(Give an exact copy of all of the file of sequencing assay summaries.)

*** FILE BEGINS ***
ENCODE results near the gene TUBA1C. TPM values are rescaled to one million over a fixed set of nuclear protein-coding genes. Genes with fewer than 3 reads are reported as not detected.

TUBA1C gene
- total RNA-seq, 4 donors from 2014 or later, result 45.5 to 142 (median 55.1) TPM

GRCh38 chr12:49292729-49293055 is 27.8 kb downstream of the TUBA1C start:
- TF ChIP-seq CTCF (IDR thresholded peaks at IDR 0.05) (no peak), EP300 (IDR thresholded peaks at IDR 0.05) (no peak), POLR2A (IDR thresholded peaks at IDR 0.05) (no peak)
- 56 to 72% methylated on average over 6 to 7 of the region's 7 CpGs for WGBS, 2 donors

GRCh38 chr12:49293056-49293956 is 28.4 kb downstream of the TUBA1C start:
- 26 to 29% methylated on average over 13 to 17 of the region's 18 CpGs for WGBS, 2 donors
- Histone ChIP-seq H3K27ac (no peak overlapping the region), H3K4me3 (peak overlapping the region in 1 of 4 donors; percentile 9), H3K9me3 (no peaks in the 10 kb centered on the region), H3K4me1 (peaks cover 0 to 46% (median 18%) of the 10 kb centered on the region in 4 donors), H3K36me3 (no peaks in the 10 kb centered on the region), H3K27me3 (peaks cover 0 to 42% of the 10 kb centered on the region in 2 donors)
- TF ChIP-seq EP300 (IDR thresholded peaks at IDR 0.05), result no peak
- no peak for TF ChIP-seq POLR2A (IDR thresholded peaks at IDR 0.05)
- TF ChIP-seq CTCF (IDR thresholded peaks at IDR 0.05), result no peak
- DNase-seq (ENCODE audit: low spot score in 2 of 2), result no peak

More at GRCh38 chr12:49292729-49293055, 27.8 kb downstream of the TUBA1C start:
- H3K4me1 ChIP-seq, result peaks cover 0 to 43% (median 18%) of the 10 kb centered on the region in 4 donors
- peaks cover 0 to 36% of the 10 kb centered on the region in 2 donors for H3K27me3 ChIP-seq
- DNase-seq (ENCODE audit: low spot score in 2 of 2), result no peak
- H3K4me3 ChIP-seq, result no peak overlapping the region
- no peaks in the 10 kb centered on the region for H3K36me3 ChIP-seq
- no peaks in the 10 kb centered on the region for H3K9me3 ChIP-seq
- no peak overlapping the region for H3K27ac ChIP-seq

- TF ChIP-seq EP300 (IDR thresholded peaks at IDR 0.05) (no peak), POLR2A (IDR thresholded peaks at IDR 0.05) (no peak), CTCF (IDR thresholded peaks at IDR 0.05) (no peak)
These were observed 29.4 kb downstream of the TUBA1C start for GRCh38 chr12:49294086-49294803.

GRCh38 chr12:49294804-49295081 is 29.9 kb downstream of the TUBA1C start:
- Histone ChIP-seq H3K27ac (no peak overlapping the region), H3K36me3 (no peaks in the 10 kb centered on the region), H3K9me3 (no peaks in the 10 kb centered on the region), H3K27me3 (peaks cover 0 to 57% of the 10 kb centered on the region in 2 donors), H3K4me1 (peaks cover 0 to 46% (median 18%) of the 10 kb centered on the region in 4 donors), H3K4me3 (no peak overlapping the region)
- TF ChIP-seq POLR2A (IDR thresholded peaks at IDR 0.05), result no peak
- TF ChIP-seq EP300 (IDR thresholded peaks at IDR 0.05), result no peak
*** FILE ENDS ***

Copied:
ENCODE results near the gene TUBA1C. TPM values are rescaled to one million over a fixed set of nuclear protein-coding genes. Genes with fewer than 3 reads are reported as not detected.

TUBA1C gene
- total RNA-seq, 4 donors from 2014 or later, result 45.5 to 142 (median 55.1) TPM

GRCh38 chr12:49292729-49293055 is 27.8 kb downstream of the TUBA1C start:
- TF ChIP-seq CTCF (IDR thresholded peaks at IDR 0.05) (no peak), EP300 (IDR thresholded peaks at IDR 0.05) (no peak), POLR2A (IDR thresholded peaks at IDR 0.05) (no peak)
- 56 to 72% methylated on average over 6 to 7 of the region's 7 CpGs for WGBS, 2 donors

GRCh38 chr12:49293056-49293956 is 28.4 kb downstream of the TUBA1C start:
- 26 to 29% methylated on average over 13 to 17 of the region's 18 CpGs for WGBS, 2 donors
- Histone ChIP-seq H3K27ac (no peak overlapping the region), H3K4me3 (peak overlapping the region in 1 of 4 donors; percentile 9), H3K9me3 (no peaks in the 10 kb centered on the region), H3K4me1 (peaks cover 0 to 46% (median 18%) of the 10 kb centered on the region in 4 donors), H3K36me3 (no peaks in the 10 kb centered on the region), H3K27me3 (peaks cover 0 to 42% of the 10 kb centered on the region in 2 donors)
- TF ChIP-seq EP300 (IDR thresholded peaks at IDR 0.05), result no peak
- no peak for TF ChIP-seq POLR2A (IDR thresholded peaks at IDR 0.05)
- TF ChIP-seq CTCF (IDR thresholded peaks at IDR 0.05), result no peak
- DNase-seq (ENCODE audit: low spot score in 2 of 2), result no peak

More at GRCh38 chr12:49292729-49293055, 27.8 kb downstream of the TUBA1C start:
- H3K4me1 ChIP-seq, result peaks cover 0 to 43% (median 18%) of the 10 kb centered on the region in 4 donors
- peaks cover 0 to 36% of the 10 kb centered on the region in 2 donors for H3K27me3 ChIP-seq
- DNase-seq (ENCODE audit: low spot score in 2 of 2), result no peak
- H3K4me3 ChIP-seq, result no peak overlapping the region
- no peaks in the 10 kb centered on the region for H3K36me3 ChIP-seq
- no peaks in the 10 kb centered on the region for H3K9me3 ChIP-seq
- no peak overlapping the region for H3K27ac ChIP-seq

- TF ChIP-seq EP300 (IDR thresholded peaks at IDR 0.05) (no peak), POLR2A (IDR thresholded peaks at IDR 0.05) (no peak), CTCF (IDR thresholded peaks at IDR 0.05) (no peak)
These were observed 29.4 kb downstream of the TUBA1C start for GRCh38 chr12:49294086-49294803.

GRCh38 chr12:49294804-49295081 is 29.9 kb downstream of the TUBA1C start:
- Histone ChIP-seq H3K27ac (no peak overlapping the region), H3K36me3 (no peaks in the 10 kb centered on the region), H3K9me3 (no peaks in the 10 kb centered on the region), H3K27me3 (peaks cover 0 to 57% of the 10 kb centered on the region in 2 donors), H3K4me1 (peaks cover 0 to 46% (median 18%) of the 10 kb centered on the region in 4 donors), H3K4me3 (no peak overlapping the region)
- TF ChIP-seq POLR2A (IDR thresholded peaks at IDR 0.05), result no peak
- TF ChIP-seq EP300 (IDR thresholded peaks at IDR 0.05), result no peak